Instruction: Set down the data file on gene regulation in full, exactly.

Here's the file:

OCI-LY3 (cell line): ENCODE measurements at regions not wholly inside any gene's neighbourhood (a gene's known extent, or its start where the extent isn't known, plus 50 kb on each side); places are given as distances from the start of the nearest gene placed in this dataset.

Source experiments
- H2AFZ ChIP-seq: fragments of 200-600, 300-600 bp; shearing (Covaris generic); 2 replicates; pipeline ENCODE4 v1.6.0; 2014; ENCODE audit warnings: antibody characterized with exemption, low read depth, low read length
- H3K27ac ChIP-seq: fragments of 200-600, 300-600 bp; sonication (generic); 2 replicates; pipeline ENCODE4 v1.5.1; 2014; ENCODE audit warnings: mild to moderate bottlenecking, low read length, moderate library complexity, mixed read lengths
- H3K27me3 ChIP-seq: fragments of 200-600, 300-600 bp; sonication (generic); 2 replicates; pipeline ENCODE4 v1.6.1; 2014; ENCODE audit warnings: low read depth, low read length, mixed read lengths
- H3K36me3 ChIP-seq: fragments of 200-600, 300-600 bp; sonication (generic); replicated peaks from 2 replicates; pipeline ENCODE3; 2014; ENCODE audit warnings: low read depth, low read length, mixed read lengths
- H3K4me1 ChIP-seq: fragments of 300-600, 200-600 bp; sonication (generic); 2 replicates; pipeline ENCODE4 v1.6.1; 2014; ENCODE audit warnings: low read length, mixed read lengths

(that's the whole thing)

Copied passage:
OCI-LY3 (cell line): ENCODE measurements at regions not wholly inside any gene's neighbourhood (a gene's known extent, or its start where the extent isn't known, plus 50 kb on each side); places are given as distances from the start of the nearest gene placed in this dataset.

Source experiments
- H2AFZ ChIP-seq: fragments of 200-600, 300-600 bp; shearing (Covaris generic); 2 replicates; pipeline ENCODE4 v1.6.0; 2014; ENCODE audit warnings: antibody characterized with exemption, low read depth, low read length
- H3K27ac ChIP-seq: fragments of 200-600, 300-600 bp; sonication (generic); 2 replicates; pipeline ENCODE4 v1.5.1; 2014; ENCODE audit warnings: mild to moderate bottlenecking, low read length, moderate library complexity, mixed read lengths
- H3K27me3 ChIP-seq: fragments of 200-600, 300-600 bp; sonication (generic); 2 replicates; pipeline ENCODE4 v1.6.1; 2014; ENCODE audit warnings: low read depth, low read length, mixed read lengths
- H3K36me3 ChIP-seq: fragments of 200-600, 300-600 bp; sonication (generic); replicated peaks from 2 replicates; pipeline ENCODE3; 2014; ENCODE audit warnings: low read depth, low read length, mixed read lengths
- H3K4me1 ChIP-seq: fragments of 300-600, 200-600 bp; sonication (generic); 2 replicates; pipeline ENCODE4 v1.6.1; 2014; ENCODE audit warnings: low read length, mixed read lengths